Got them today (black version from amazon.com, $17) and I'm so impressed I am doing a review on them. These definitely need to be more well known. A forewarning: I don't believe in the drivers burning in and I generally listen to my headphones out of the box immediately. I believe in the brain burning in because during the first 30 minutes, I found them trebly and annoying, but after that I got used to their bright/aggressive signature.
My source is a Rockboxed Sansa Clip+ which I consider ideal for critically assessing IEMs due to the low output impedance and transparent sound quality. My music collection is strictly rock and metal.
Fresh out of the box, I immediately connected it to the Clip+ and began listening to Led Zeppelin IV (FLAC). I was disappointed as I mentioned earlier. The snares and hi-hat were very loud and aggressive. Vocals were pronounced and sibilant, and the guitar was recessed. I could not gauge the bass performance as these recordings are quite bass light. But I could hear everything clearly, despite the guitar being distant.
Then as the album reached the last song (Levee) I experienced aural nirvana. I found myself enjoying the signature. It was bright and detailed to a whole new level. When I say bright, I don't mean like a Grado headphone, but a bit more like the old Sony SA5000. I'm not saying it's as great as the SA5000, but the treble and detail remind me of it. They are like the HA-FXC51 / HA-FXC80 on steroids.
I needed more demanding music so I fired up some Slayer's Reign In Blood (famous for its double bass). The FX40's handled it with ease, which makes me firmly believe that these are V-shaped in signature. Yes the vocals are a bit pronounced (upper midrange) and the treble is pronounced but the guitar did not seem as loud as my reference for tonal accuracy (Etymotic ER4P). It's definitely not for bassheads, because the treble is what dominate the tonal balance, it's for the trebleheads (the very few of us).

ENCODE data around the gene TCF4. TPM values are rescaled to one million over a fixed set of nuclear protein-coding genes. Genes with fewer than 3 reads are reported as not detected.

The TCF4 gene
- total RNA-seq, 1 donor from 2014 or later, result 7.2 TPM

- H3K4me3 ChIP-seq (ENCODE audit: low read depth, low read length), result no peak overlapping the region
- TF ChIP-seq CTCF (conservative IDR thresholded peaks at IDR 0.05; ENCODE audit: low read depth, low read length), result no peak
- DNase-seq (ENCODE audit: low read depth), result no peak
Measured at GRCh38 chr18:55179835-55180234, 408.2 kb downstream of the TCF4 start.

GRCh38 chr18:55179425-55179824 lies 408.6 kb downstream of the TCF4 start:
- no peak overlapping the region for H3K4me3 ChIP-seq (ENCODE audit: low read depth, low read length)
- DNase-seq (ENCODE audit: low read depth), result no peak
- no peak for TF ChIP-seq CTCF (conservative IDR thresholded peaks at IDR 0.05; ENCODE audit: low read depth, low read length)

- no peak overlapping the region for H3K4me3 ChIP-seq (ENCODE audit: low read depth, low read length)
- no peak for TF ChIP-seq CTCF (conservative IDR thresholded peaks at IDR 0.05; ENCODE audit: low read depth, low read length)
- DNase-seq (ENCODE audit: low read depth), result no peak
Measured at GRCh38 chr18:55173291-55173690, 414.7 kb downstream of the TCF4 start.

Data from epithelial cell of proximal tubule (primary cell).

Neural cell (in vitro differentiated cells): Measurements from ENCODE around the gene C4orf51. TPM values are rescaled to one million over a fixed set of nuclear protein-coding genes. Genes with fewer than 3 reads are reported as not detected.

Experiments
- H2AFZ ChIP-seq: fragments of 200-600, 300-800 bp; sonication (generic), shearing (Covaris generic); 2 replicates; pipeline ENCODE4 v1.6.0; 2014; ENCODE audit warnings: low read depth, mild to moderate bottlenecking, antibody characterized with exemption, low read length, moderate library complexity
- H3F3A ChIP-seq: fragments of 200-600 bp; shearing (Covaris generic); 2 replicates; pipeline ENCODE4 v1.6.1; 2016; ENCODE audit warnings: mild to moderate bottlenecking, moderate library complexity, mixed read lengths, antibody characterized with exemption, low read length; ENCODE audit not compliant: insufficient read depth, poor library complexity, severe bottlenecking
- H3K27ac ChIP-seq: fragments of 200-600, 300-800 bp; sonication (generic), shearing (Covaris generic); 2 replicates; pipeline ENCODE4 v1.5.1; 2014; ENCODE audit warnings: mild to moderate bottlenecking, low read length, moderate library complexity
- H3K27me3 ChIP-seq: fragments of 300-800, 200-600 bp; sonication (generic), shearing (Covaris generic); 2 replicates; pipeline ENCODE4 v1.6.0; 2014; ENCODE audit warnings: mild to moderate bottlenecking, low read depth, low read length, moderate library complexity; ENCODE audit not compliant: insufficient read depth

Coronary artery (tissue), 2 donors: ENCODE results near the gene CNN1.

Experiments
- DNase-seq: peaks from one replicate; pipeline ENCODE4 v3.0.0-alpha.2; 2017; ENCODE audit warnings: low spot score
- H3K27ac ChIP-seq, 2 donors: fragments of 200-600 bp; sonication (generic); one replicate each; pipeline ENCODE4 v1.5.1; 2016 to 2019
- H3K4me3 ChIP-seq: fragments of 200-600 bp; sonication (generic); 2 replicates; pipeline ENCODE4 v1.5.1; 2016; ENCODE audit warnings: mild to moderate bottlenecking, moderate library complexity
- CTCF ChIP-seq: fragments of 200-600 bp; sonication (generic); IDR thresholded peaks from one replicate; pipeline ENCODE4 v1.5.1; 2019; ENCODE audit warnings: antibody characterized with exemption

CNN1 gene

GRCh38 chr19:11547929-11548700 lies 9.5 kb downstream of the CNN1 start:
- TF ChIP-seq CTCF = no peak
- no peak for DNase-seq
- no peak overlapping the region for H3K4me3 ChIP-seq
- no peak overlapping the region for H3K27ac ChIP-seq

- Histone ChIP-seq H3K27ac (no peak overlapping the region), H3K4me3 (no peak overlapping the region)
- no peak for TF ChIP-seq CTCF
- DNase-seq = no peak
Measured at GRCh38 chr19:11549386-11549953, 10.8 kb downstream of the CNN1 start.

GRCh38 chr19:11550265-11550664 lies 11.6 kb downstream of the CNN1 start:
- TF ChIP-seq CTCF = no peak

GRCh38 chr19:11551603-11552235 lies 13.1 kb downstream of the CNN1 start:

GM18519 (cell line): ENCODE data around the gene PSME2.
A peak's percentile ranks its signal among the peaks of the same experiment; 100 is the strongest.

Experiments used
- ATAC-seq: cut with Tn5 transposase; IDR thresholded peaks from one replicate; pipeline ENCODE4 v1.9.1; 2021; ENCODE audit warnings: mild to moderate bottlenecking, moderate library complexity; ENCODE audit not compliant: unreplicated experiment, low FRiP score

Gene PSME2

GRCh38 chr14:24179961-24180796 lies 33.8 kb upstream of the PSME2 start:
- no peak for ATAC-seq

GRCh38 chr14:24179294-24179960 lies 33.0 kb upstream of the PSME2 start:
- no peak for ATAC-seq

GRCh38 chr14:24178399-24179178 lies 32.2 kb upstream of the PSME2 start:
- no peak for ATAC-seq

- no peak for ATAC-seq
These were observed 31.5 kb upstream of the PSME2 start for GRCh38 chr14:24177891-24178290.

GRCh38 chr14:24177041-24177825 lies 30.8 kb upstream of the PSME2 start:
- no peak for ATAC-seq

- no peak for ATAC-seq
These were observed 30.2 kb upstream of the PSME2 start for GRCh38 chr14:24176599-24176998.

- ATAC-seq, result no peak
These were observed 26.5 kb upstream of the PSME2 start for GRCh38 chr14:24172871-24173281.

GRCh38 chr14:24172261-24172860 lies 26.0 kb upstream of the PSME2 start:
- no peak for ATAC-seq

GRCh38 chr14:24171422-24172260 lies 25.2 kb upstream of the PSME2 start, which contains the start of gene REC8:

If you like relaxing headphones such as the HD650, stay away. If you like analytical headphones, by all means check them out.
Mini comparison with Etymotic ER4P
Clarity is about the same. The treble is far more pronounced on the FX40. Vocals are louder on the FX40. The FX40 is sibilant while the ER4P rarely displays sibilance. The FX40 has more bass but not much more, I'm guessing 3-4 db more. I consider the ER4P the most accurate headphone in terms of tonal balance (yes, I know of the ER4S, but I think the ER4P is flatter). The ER4P is much more refined. The FX40 comes close though.
Mini comparison with JVC HA-FXC51 / HA-FXC80
The bass is roughly the same. But the FX40 is more aggressive sounding on the treble and upper midrange. The FXC51's have a better clarity when displaying electric guitars. I should add that I can't wear the FXC51/80 for long periods of time due to the driver being positioned in-ear.
Build Quality / Comfort
They are built like they are priced unfortunately. You can't have everything.
There is no strain relief and the cord is microphonic (I wear them over ear to reduce this). I am not experiencing any comfort issues like the FXC51/80.
Pros: Amazing value, great clarity similar to $100+ IEMs, satisfying bass response
Cons: Electric guitars sound distant, sibilant (especially on bad recordings), average build quality, can be too bright and aggressive at times
I will update my review as I listen more with these. Thanks for reading.